Having heard about this book almost from the very beginning, I was of course totes excited to finally get a copy of it in the mail!! I dug in, and just now finally closed it, with the sigh of satisfaction I usually give when I complete a good history or a good story.
And in a way, Brian Switek’s first book “Written in Stone: Evolution, the Fossil Record, and our Place in Nature” is both a good history, and a really great story (but unlike my usual fun stories, it contains no references to magic, pumpkin juice, or really awesome mystical swords). This book tells the story both of the evolution of life on earth, and the evolution of how we know what we know about life on earth today. Each chapter focuses on a specific type of animal living in our current environment (such as tetrapods, birds, mammals, whales, horses, elephants, and finally humans), and goes through, not only our current perception of how evolution eventually produced what we know of as the horse, the whale, or the mammoth, but ALSO how our understanding evolved. How scientists found the bones that led them to new ways of thinking about evolution. Where they worked, what they did, the arguments they had, the mistakes they made. This book is far more than a history of evolution. It’s the story of how that history came about.
(From Laelap’s blog at Wired)
I’ve of course been enjoying Brian’s writing (at the blog Laelaps) for years now. I mean, who DOESN’T love dinosaurs? And WHALES? And MAMMOTHS (I have a particular fondness for mammoths). This book feels partly like a culmination of the past few years, and partly like a beginning. A culmination, because it follows from many of his blog posts, and a beginning, because with a book this good, there must be others.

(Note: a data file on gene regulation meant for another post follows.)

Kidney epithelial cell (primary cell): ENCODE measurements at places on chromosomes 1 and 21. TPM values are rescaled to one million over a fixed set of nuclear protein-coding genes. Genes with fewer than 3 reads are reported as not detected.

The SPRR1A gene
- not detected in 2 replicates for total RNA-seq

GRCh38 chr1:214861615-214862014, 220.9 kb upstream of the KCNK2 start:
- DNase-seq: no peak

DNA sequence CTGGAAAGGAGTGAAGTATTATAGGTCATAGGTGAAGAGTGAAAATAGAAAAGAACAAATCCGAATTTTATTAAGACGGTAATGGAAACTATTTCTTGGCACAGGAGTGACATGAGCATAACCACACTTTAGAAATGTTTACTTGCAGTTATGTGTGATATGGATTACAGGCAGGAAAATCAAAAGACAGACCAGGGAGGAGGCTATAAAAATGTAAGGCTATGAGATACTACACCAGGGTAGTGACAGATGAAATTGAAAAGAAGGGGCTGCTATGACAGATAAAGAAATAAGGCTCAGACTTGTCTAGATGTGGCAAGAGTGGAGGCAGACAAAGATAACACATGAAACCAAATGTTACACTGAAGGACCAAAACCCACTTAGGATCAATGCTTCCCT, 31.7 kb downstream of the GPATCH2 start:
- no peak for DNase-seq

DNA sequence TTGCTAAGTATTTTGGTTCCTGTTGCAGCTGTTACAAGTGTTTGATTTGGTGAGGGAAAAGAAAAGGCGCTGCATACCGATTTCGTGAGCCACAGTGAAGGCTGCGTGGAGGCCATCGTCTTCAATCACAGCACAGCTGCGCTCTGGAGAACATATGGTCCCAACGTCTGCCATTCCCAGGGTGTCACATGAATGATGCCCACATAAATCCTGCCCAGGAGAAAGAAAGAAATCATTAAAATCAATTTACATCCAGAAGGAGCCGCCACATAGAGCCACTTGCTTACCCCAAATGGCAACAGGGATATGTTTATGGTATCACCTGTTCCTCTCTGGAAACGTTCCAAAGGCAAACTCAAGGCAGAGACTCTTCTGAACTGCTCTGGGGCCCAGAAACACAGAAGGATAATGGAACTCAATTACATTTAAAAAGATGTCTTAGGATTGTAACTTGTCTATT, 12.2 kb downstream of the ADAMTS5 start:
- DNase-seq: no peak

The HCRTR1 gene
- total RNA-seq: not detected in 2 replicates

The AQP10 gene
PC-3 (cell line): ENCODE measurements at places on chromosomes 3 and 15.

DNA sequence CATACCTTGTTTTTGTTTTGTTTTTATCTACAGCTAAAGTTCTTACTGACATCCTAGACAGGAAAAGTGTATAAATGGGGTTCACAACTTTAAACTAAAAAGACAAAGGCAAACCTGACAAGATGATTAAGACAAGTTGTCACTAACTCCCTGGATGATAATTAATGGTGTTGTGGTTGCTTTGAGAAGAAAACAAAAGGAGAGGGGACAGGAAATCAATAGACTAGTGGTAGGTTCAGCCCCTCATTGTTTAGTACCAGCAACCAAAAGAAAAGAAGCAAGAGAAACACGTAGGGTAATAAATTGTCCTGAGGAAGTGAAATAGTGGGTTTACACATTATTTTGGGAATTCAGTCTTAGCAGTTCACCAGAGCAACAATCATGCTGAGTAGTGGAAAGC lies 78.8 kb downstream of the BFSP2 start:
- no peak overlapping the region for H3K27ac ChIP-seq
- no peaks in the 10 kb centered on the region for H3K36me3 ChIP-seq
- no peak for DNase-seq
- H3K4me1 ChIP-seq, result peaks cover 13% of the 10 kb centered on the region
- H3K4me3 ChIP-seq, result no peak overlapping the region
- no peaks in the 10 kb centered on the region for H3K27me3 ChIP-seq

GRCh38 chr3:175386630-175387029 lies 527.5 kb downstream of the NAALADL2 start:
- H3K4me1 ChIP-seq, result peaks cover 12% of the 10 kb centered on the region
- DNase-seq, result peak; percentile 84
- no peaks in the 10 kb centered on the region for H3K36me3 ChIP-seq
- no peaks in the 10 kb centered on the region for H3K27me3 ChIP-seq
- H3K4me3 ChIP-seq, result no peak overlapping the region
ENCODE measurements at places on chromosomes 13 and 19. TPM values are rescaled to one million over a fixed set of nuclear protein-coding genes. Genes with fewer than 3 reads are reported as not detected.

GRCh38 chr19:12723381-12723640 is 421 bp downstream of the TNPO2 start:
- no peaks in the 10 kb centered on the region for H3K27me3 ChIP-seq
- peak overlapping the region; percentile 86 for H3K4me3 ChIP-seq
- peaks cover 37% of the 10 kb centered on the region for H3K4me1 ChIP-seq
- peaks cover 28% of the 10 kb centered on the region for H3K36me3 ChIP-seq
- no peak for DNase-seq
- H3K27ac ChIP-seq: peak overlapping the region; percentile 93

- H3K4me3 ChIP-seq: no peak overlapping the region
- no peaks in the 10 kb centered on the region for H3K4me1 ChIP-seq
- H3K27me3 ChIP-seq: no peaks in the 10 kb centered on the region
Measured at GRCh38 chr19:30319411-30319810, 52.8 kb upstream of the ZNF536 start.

Yup, the book was great. There is nothing dry about these bone stories, and Brian leads the reader along beautifully. Every time as I got to a point in a chapter where I thought “but what about…?” or “but why do…?”, all I had to do was keep reading, the answer was right there. I ended each chapter amazed at how many new things I had learned, and ended the book with even more respect for evolution and all of its nuances than I had before. The many scientists featured for their discoveries come alive in their bickerings with each other. The confusion and concerns of where each research area was going appear just as immediate. Brian has not only portrayed evolutionary science, he has portrayed a lot of scientific life as well. With his final chapter on human evolution, Brian brought home not only how branching our family tree once was (it’s more than a little spooky to realize we’re the last branch of what used to be a very bushy tree of hominids), but how special we are, not in spite of our many branches and nuanced evolutionary history, but because of it.
So don’t forget to check it out. The release date was yesterday, but things have been delayed, and the book should hit between Nov 15th and 22nd. It will make great reading for the science lover and fossil-fiend!!
PS: Only one minor quibble: MOAR PICTURES!!! Brian gave wonderful descriptions of all these creatures, some of which seem so fantastic they came out of Avatar. While there are many pictures, I think even more wouldn’t hurt!